Where are those songs
my mother and yours
to the whole
vast span of life?
What song was it?
What do you remember?
~ Micere Githae Mugo ‘Where are those Songs’ 1972
I just rinsed my nixtamalized maize out in the sink, and as I did so, I thought about indigenous knowledge, revival of traditions, and decolonisation. I thought back to a meeting of elders from various Kenyan communities that I attended a few weeks back- one of a series intended to enable the revitalisation of culture and traditions.
But first let’s talk about the maize.
Maize has its origin in Latin America: Mexico to be specific, where it was/still is a staple. Many East and Southern African countries have maize as their staple food, at the expense of indigenous and more drought resistant crops such as varieties of sorghum and millet (maize is drought-prone because it has a shallow root system).
It was brought to these parts (and other continents of the world) thanks to the 16th century Spanish conquests of North and South America. But one thing that the Spanish did not carry with them was the indigenous knowledge of how to process maize in order to make it more nutritious. The process is known as nixtamalization. Maize is boiled and left to soak in an alkaline solution that dissolves/weakens the pericarp, and alters the seeds’ chemistry to make amino acids vital B vitamins more available. Nowadays you can use store-bought cal (calcium oxide) to nixtamalize maize, but the traditional process uses ashes mixed with water (which forms potassium hydroxide, hello high school Chemistry).
But in the 16th century, wherever maize went and was adopted as a staple (due to its high calorific value), strange diseases sprouted. Now we know them as pellagra (flaky skin, diarrhea, and dementia) and kwashiorkor (distended belly caused by protein deficiency) but then, they were mysterious illnesses, which often led to death.
Nixtamalization not only makes maize more nutritious, it also enhances its flavour (we all know plain ugali does not have much flavour), and reduces aflatoxin growth. Recently, in fact, Kenyan officials were on a mission in Mexico to learn just how to nixtamalize maize with the possibility of introducing the technology here. Quite importantly too, this process makes it possible to form a dough out of maize, without which tortillas could not be made. So when I decided to experiment in the kitchen and nixtamalize maize the traditional way I had multiple incentives. This post provided a recipe, my mum provided maize from her farm, and other experiments provided ash.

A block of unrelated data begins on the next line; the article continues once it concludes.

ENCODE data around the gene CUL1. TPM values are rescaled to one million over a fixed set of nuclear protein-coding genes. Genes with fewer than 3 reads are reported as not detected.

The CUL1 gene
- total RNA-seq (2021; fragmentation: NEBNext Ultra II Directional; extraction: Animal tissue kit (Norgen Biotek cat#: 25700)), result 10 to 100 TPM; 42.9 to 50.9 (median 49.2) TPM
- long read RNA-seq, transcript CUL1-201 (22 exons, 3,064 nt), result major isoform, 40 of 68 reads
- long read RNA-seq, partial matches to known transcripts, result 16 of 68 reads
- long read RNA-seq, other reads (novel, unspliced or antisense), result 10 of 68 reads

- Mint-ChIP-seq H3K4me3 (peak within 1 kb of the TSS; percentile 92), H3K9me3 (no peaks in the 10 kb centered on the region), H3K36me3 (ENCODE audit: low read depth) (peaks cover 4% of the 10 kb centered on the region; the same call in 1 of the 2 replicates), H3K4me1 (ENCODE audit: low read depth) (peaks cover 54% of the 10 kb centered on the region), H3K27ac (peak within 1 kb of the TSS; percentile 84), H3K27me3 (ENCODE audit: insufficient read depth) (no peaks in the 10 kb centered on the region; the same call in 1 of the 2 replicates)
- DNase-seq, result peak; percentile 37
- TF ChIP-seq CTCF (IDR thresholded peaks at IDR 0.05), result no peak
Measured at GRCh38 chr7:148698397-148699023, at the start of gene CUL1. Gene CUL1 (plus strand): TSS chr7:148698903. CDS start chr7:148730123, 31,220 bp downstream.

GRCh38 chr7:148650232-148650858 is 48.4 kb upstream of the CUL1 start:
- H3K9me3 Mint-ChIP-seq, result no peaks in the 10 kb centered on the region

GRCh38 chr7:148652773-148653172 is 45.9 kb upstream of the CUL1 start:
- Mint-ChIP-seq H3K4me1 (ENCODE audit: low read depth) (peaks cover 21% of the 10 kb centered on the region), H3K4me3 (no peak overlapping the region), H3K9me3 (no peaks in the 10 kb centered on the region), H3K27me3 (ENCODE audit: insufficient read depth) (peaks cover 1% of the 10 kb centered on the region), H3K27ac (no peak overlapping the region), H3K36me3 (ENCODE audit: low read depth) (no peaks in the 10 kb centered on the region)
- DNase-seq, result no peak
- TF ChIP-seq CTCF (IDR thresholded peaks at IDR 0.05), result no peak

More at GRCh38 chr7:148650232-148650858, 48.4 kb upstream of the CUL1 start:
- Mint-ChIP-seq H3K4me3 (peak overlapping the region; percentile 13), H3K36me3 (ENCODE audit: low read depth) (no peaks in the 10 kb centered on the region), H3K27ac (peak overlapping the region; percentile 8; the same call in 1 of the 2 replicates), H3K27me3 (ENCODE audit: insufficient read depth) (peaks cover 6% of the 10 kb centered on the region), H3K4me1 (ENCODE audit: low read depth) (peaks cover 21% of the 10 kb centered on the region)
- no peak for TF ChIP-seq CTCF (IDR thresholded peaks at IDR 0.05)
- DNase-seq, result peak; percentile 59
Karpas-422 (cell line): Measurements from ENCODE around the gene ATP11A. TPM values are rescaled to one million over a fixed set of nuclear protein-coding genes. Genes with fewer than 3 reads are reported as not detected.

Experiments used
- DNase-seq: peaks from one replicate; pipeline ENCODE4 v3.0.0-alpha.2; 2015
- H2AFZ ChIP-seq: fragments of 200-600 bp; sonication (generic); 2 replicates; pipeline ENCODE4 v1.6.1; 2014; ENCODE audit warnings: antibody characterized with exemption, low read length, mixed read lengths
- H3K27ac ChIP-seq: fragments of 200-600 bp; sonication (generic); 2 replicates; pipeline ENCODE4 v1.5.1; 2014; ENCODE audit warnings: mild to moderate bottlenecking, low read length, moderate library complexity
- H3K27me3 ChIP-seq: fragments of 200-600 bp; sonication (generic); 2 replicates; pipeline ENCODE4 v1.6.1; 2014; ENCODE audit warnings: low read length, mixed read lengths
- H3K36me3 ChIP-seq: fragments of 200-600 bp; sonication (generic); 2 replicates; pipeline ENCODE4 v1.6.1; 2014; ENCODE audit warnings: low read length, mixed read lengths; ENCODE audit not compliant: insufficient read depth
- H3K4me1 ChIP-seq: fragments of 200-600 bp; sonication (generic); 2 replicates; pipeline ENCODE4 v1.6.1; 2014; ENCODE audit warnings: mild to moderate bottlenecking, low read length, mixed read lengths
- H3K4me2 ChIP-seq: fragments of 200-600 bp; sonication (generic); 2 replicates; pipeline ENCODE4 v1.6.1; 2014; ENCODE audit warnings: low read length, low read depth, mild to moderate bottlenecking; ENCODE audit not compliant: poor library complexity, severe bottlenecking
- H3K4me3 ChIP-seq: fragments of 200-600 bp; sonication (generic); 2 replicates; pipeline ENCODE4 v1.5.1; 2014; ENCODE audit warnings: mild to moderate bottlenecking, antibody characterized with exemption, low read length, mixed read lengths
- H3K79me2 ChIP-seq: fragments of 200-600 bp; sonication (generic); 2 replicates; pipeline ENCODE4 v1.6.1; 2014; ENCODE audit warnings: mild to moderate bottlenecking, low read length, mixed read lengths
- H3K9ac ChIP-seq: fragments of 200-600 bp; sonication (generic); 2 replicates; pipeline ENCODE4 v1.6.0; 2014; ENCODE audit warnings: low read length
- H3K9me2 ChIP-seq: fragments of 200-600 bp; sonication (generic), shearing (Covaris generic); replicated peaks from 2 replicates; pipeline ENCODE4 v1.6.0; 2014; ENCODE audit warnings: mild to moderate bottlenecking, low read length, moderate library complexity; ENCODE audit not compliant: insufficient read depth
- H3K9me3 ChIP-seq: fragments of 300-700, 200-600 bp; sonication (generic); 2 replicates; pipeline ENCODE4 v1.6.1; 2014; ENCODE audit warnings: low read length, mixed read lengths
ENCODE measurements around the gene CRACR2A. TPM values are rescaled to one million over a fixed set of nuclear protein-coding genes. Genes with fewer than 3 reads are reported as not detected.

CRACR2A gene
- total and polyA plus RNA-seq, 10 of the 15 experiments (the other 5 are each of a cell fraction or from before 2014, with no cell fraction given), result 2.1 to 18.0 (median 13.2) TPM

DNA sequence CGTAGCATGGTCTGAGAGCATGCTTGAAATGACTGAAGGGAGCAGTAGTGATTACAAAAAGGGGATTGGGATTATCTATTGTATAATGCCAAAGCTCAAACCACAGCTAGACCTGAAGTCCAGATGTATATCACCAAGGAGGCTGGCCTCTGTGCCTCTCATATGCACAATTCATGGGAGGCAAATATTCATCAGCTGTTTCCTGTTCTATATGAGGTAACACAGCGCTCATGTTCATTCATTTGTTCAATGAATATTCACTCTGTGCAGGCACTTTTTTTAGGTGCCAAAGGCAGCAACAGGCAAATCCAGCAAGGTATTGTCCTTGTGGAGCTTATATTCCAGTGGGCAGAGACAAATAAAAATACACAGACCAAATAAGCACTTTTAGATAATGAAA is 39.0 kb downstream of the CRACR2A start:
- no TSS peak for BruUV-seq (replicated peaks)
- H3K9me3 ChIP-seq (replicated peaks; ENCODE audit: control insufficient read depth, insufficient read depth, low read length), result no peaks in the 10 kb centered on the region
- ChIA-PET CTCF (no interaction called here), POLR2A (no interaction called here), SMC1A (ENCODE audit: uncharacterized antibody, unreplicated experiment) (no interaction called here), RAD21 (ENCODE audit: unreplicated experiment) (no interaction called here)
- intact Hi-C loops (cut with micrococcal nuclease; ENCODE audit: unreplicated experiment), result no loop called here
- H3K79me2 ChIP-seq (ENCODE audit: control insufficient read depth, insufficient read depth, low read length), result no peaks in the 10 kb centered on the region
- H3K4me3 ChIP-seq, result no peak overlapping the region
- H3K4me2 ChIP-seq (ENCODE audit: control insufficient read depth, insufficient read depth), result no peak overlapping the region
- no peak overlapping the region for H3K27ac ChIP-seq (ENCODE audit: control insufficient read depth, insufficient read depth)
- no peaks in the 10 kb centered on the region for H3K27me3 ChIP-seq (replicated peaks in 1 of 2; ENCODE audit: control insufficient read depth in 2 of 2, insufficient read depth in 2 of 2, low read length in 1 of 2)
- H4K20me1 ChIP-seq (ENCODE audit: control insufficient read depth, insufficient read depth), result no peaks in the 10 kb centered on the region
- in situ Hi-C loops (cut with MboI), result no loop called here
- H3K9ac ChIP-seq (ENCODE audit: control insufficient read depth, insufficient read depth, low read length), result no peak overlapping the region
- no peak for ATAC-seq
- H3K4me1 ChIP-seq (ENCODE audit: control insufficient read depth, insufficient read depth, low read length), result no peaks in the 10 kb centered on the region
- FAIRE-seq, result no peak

When I told my mum what I was going to do, she mentioned that her mum used to process maize in a similar way for muthoko. We know it as a staple of the Akamba people and its signature is that the maize in the maize-bean mixture is hulled. Today you can get machine hulled maize but I wonder if this is how everyone processed maize then. If so, were there ever any cases of kwashiorkor in Kambaland before posho mills arrived?
I am strange here, they don’t know me.
The mountains breathe the secrets of old,
But I don’t grasp the twists and turns,
The lilts and sighs of their tongue.
Land of my ancestors, you don’t know me,
But will you know me? Will you teach me if I ask you?
Perhaps I need new ears, perhaps new eyes
Maybe a new heart- but I am ready to learn.
~ Wangũi Kamonji
This experiment to me represents knowledge revival in two senses. Reviving my grandmother’s knowledge: she herself couldn’t tell me how she processed maize in this way, being bodily gone from this world; but at least I know that she did. In a second sense, this is knowledge rebirth – using beneficial indigenous knowledge from a different place (Mexico) where I am (Kenya).
This is the kind of knowledge rebirth or revival I became interested in as I travelled in Mexico, Brazil and Colombia, and studied Latin America and the Caribbean more broadly. All these being places that have been influenced in some way by the African continent, and places with an indigenous movement that is alive.